Photo and story by Mackenzie Pearce
McLain Ward sprinkled a bit of his infinite wisdom over the participants in his clinic at the Royal Canadian Riding Academy in Cedar Valley, Ontario from August 18-20. The groups ranged in jumping height from 1.10m-1.60m, and each day of lessons built on the last.
Here are some of the take-home lessons from Saturday’s sessions:
- At his home barn he always has one ring set up for gymnastics. He uses it especially with horses he’s having trouble with. He doesn’t change the course in that ring more than once a month.
- He was not a fan of rising trot w/o stirrups, and only does no stirrups in sitting trot. Uses a horse that doesn’t need a hard workout and says no stirrups should be done twice a week.
- Change up the horses’ workouts daily. Take a day for a 45-min workout, do gymnastics another, hand walk another. You’ll burn your horse out or make them too hot if you work hard every day.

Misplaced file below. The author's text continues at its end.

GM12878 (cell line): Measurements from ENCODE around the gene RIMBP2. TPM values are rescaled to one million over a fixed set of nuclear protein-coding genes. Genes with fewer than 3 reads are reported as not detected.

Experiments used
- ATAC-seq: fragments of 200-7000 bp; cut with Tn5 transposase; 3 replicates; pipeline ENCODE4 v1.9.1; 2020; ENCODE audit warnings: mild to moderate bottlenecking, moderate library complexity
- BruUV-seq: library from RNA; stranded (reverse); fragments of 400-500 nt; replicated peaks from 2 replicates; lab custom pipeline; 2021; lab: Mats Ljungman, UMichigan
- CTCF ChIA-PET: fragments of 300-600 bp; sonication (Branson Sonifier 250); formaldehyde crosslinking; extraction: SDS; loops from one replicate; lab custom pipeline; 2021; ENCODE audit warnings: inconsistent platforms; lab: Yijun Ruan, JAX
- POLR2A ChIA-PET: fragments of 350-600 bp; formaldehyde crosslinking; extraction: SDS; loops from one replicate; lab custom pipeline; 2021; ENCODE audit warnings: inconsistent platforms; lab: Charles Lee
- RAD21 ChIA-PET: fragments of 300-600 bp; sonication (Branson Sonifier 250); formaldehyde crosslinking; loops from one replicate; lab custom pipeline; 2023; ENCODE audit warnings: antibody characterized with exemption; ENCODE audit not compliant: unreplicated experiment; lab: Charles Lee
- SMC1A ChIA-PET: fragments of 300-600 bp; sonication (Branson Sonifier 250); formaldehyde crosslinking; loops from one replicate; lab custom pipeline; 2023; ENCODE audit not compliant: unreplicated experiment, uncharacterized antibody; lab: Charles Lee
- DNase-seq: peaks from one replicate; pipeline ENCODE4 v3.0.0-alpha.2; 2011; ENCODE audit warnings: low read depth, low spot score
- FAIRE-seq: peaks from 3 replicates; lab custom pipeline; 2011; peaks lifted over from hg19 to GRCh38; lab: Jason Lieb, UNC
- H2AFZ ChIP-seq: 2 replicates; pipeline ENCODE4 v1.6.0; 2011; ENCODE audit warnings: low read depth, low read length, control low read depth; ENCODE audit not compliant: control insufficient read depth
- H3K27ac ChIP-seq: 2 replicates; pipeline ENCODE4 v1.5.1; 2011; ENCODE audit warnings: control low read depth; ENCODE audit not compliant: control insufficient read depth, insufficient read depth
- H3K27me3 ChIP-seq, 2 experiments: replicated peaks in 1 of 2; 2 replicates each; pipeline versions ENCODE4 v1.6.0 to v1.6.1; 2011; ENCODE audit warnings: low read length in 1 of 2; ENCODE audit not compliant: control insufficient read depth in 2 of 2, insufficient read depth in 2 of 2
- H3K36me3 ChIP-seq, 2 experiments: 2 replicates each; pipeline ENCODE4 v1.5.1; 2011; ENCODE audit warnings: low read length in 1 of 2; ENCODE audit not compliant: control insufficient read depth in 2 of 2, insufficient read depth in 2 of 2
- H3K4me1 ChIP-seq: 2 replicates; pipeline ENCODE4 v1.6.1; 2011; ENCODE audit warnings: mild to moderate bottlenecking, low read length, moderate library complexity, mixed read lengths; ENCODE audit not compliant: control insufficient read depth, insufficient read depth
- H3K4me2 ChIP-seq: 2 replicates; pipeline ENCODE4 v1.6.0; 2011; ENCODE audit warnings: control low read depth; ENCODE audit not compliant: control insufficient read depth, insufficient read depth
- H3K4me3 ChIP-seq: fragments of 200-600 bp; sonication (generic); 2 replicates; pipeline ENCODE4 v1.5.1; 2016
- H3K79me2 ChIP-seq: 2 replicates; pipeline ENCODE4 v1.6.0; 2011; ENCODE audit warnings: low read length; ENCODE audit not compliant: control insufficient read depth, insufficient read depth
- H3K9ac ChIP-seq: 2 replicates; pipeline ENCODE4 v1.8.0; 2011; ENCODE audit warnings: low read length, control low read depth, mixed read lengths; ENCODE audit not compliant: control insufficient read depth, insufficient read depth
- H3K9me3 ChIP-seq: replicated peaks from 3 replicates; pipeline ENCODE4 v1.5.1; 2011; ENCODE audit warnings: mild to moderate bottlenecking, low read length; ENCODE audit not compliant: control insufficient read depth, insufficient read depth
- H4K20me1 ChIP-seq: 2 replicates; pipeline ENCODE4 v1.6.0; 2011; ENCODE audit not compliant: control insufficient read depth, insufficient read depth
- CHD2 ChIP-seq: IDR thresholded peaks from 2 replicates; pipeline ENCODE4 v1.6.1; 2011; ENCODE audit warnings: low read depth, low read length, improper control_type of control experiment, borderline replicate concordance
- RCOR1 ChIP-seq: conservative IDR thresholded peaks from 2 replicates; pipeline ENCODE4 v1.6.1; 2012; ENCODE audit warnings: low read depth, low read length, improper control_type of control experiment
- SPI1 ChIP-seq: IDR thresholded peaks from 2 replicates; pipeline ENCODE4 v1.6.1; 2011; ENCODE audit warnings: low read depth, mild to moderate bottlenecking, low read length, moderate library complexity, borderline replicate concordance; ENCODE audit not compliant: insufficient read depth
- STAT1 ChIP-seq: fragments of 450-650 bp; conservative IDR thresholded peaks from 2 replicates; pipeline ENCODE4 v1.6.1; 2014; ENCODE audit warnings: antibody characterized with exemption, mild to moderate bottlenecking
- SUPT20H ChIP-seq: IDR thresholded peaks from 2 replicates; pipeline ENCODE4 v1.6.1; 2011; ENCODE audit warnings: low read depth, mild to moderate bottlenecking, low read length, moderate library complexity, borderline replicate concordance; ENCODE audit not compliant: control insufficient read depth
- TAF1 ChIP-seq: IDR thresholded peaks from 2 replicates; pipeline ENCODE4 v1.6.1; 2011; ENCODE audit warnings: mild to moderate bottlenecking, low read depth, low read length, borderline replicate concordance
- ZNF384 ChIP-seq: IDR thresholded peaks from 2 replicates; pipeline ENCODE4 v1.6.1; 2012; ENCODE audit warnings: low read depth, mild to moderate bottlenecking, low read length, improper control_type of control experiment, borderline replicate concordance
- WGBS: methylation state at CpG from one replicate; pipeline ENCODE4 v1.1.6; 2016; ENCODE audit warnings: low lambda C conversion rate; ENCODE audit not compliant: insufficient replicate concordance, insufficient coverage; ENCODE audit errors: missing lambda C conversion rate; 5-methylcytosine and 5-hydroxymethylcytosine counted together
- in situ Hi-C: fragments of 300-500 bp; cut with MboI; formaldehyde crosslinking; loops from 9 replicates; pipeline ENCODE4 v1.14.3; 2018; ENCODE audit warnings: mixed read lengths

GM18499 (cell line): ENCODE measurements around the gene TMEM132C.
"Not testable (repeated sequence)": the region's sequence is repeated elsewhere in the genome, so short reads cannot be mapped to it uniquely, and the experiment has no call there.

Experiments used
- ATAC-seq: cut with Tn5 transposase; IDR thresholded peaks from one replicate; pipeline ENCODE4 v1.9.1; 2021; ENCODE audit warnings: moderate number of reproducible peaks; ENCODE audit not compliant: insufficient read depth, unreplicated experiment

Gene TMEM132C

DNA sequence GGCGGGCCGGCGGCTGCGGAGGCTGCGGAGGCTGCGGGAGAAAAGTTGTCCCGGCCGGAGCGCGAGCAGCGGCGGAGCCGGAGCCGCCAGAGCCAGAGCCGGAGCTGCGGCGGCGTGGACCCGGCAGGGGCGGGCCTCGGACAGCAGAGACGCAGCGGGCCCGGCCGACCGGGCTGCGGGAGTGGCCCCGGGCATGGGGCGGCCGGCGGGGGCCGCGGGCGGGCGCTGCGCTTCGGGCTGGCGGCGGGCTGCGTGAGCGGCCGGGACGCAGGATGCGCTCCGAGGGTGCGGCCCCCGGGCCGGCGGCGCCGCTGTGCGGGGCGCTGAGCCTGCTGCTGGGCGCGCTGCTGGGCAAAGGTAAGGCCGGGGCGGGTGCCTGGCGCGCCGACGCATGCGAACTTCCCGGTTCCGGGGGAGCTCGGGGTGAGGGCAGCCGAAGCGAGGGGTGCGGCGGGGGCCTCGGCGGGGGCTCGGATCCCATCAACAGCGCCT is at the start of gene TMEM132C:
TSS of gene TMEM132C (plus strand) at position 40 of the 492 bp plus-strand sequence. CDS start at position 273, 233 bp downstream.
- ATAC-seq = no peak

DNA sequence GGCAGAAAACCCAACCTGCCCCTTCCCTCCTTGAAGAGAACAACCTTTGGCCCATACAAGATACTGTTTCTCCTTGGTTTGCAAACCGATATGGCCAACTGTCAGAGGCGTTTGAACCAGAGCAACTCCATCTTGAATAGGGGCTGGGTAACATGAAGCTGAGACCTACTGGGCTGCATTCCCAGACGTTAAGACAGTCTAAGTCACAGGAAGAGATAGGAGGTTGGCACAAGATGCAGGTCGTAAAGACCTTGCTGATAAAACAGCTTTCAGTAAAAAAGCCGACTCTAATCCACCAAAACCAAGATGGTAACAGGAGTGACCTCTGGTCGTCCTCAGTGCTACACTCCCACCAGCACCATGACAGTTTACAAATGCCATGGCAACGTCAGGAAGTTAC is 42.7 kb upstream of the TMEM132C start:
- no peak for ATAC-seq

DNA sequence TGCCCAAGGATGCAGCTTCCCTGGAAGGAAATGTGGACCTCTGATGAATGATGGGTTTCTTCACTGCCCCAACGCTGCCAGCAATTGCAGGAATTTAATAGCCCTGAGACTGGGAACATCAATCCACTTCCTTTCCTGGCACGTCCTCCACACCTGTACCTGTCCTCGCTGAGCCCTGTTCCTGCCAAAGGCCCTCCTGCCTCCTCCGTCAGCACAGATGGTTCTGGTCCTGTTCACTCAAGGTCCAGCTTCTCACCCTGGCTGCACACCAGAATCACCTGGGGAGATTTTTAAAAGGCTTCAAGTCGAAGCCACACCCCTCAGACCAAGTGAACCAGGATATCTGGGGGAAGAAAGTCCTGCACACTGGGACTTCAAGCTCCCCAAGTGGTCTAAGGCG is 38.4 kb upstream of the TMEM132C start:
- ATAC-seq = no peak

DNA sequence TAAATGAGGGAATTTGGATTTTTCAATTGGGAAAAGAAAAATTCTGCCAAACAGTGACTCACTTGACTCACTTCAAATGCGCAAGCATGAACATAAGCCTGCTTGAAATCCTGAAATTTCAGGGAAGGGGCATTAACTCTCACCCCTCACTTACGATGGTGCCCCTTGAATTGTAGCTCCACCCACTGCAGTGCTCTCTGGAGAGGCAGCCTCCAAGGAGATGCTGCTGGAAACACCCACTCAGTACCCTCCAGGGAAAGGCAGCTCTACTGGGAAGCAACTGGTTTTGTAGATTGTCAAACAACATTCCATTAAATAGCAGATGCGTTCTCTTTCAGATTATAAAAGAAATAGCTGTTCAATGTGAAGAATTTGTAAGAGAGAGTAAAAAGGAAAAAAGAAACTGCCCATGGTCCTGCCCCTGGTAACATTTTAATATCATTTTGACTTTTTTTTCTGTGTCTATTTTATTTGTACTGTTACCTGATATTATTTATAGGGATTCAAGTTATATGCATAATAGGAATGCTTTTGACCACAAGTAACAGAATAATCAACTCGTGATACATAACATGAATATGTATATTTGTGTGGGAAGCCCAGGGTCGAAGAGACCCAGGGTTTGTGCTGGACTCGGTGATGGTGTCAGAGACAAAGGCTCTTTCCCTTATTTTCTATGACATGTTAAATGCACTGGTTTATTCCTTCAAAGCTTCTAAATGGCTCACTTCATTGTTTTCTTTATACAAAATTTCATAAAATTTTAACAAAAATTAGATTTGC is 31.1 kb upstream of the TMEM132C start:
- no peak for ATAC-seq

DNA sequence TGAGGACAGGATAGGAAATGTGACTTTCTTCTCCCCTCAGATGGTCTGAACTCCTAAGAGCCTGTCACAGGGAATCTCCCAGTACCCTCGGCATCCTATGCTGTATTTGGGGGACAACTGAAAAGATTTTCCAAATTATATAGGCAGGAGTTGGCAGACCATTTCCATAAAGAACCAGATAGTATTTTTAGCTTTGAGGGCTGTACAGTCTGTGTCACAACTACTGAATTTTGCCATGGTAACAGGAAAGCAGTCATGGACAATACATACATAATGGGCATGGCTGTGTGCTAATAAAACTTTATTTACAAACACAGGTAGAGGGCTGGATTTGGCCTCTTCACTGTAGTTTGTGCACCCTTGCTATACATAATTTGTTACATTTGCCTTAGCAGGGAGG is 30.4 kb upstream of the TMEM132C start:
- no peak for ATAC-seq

- McLain was very in-tune with all horses and riders in the clinics and was helpful on an individual horse basis. He got on one of the horses to see exactly what he needed to tell one of the riders to do to correct her ride. He also said it was a good way for him to make sure the course was fair to the riders.
- He keeps the gymnastic courses low, and believes you need to teach your horse to jump “good fences” – not always big fences.
- The knee and foot should be in line with your seat to stay balanced.
- He said you have to create good habits of looking to the next jump in training so it becomes innate. You always need to set your horse up for success at every jump. It seems simple, he said, but is very important.
- He is not a fan of a broken pelham. Pelhams, he said, are meant to give support and leverage and the broken pelham doesn’t do that in his mind. He had a rider in the clinic switch her bit on the second day of the clinic, and she had better success – proving his point!
- He took the time to give feedback to each rider to give them an overall report. He gave each rider something to take to prepare for the next session.